The following is a guest article by Jason Kane.
2013 is coming to a close, which makes many look back on what an astounding year it has been. Great Britain welcomed a new prince, the Catholic Church welcomed a new Pope, and the world said goodbye to Nelson Mandela and Margaret Thatcher.
Pop culture had its share of highs and lows as well. From Miley Cyrus twerking on stage to the sad loss of Cory Monteith, it was a year we will never forget. Likewise, the year introduced song lyrics that will haunt us forever.
Worst Pop Lyrics
It's My Party - Jessie J
"Don't you get tired of being rude. / Aw, come on and give me a hug, dude."
The catchy pop song, "It's My Party," features a number of cringe-worthy lyrics, with the most egregious example appearing in the first verse. It's no "Tomorrow is Saturday and Sunday comes after," but it is close.
The following is a guest article by Sam Lowy.
Lady Gaga has turned herself into one of the most iconic pop stars of our generation. There really is no debating the fact that Gaga is one of the most diverse and entertaining celebrities in the media. Known for her commentary on pop culture and the "fame monster," Lady Gaga has been one of the few celebs to turn the entertainment community on its head. Her past albums, which have all been huge successes, have all had a similar theme regarding such matters, but with her newest release, ARTPOP, has the controversial artist finally beaten the horse dead?
With her debut single of the record, "Applause," Gaga continues her satirical commentary of fame, stating she "live[s] for the applause," and "the way that [we] cheer and scream" for her, and while the song is somewhat catchy, in the end it really just seems to fall flat. Without any truly deep or inspiring lyrics, the listener is left with an instrumental track that is, again, lacking of any real substance. The song is honestly quite weak on all accounts and is just a regurgitation of past Gaga themes of fame and culture.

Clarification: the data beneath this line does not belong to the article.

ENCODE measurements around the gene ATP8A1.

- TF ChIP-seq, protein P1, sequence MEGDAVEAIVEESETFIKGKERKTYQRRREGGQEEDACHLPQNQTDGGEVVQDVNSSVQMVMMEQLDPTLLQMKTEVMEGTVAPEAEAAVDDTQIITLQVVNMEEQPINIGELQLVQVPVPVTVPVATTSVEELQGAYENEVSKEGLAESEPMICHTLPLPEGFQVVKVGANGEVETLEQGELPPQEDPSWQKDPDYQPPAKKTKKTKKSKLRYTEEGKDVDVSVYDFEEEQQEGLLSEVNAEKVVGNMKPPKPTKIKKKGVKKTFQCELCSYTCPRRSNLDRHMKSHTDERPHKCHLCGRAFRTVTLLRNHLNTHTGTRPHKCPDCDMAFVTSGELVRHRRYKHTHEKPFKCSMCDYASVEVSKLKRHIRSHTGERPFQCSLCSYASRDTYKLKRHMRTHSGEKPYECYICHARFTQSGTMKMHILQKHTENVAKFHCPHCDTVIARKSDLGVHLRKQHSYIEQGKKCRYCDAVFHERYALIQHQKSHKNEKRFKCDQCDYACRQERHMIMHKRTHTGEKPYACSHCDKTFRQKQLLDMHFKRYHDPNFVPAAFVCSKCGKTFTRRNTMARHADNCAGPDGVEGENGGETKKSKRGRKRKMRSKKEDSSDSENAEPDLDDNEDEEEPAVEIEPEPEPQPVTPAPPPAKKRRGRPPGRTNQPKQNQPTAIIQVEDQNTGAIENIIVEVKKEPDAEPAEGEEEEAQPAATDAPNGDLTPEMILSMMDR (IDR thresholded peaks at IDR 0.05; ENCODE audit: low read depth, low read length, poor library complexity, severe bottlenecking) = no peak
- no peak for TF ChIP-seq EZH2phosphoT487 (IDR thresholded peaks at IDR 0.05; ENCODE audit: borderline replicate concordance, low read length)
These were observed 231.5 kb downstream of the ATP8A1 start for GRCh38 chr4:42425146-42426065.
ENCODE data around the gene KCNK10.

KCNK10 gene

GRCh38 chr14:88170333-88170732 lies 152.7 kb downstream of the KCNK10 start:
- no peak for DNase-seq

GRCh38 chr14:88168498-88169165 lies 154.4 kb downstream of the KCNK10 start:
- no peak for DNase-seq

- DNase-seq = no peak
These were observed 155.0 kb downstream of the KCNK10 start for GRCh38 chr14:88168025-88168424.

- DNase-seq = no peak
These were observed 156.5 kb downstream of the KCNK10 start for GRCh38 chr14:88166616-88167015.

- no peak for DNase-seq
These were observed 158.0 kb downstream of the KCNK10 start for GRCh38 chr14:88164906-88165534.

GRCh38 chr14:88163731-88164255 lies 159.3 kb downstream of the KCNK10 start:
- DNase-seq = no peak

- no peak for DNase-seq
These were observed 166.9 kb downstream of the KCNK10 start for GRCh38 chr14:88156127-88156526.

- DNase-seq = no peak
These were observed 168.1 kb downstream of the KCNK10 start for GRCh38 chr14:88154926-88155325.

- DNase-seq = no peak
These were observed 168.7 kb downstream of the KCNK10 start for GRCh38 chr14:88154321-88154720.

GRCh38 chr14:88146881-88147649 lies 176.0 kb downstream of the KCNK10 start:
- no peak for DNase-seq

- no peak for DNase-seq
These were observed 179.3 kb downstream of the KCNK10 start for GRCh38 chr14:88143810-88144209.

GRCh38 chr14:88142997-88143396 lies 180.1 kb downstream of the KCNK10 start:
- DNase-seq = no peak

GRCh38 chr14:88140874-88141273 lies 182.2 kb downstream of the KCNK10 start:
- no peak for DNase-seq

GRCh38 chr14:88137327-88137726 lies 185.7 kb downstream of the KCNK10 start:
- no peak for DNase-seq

The following is a guest article by Sam Lowy.
Since the release of their smash hit single "Sex On Fire," and Grammy Award winning track "Use Somebody," it seemed as though Nashville based Kings of Leon had been struggling to find another song or album to help them reach the top once again. With their most recent release, however, the family band has done just that.
Mechanical Bull truly is thirteen tracks packed with that true Southern Rock the group was best known for with their first two albums Aha Shake Heartbreak (2004) and Youth and Young Manhood (2003), both of which featured high energy rock and roll that deemed the group "The Strokes of the South."
The following is a guest article by Tyler Thursby.
My first introduction to Arcade Fire's Reflektor was through an enchanting self-titled music video, nearly eight minutes of black & white footage that read much like a short film. Cinematic is an appropriate term when describing the sound of Arcade Fire's latest album Reflektor as a whole, every vaulted track materializing a story one has to imagine could easily be adapted to the screen.
Reflektor's cinematic qualities and large sound packs an unshakable confidence behind it. Just when things threaten to spill over into an unmanageable chaos, the instrumentation finds order in the storm. That type of control is something Arcade Fire has worked long to master, but it certainly doesn't hurt to be working with David Bowie throughout the process of recording.
The following is a guest article by Nat.
In combat sports, the greatest champions have always defined themselves through trilogies against other great champions. Muhammad Ali fought timeless trilogies against Joe Frazier and Ken Norton, Georges St. Pierre battled 3 times against Matt Hughes, and Fedor Emelianenko battled the great Antonio "Minotauro" Nogueira in the Pride ring. Even lower level fighters can elevate themselves to legendary status through a great trilogy — Gatti vs. Ward is a prime example.
While the record may show that Junior Dos Santos and Cain Velasquez both possess one win against the other, the record doesn't tell the full story. In their first encounter in November 2011, Junior Dos Santos blitzed the current heavyweight kingpin at 1:04 of the first round — on the first ever card televised live on Fox — to take the heavyweight strap from the newly minted champ. In their second encounter, then challenger and current champion Velasquez was able to stagger Dos Santos in the first round and proceed to dish out a sustained beating over 5 rounds, handing the Brazilian champion his first UFC loss.